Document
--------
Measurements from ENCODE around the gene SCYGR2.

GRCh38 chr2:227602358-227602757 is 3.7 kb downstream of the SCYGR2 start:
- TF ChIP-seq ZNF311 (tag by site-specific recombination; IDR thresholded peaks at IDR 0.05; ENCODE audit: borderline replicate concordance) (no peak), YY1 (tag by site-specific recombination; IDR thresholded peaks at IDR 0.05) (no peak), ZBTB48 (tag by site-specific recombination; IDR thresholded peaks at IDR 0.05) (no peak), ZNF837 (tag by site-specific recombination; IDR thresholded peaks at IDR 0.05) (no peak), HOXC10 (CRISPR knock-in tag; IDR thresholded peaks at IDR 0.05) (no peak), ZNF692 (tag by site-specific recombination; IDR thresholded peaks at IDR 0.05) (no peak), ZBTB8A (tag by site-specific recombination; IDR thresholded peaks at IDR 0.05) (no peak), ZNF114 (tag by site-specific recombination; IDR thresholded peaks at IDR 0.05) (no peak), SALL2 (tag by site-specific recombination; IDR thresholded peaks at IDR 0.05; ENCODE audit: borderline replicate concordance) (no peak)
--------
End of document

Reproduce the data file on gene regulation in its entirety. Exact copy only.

Measurements from ENCODE around the gene SCYGR2.

GRCh38 chr2:227602358-227602757 is 3.7 kb downstream of the SCYGR2 start:
- TF ChIP-seq ZNF311 (tag by site-specific recombination; IDR thresholded peaks at IDR 0.05; ENCODE audit: borderline replicate concordance) (no peak), YY1 (tag by site-specific recombination; IDR thresholded peaks at IDR 0.05) (no peak), ZBTB48 (tag by site-specific recombination; IDR thresholded peaks at IDR 0.05) (no peak), ZNF837 (tag by site-specific recombination; IDR thresholded peaks at IDR 0.05) (no peak), HOXC10 (CRISPR knock-in tag; IDR thresholded peaks at IDR 0.05) (no peak), ZNF692 (tag by site-specific recombination; IDR thresholded peaks at IDR 0.05) (no peak), ZBTB8A (tag by site-specific recombination; IDR thresholded peaks at IDR 0.05) (no peak), ZNF114 (tag by site-specific recombination; IDR thresholded peaks at IDR 0.05) (no peak), SALL2 (tag by site-specific recombination; IDR thresholded peaks at IDR 0.05; ENCODE audit: borderline replicate concordance) (no peak)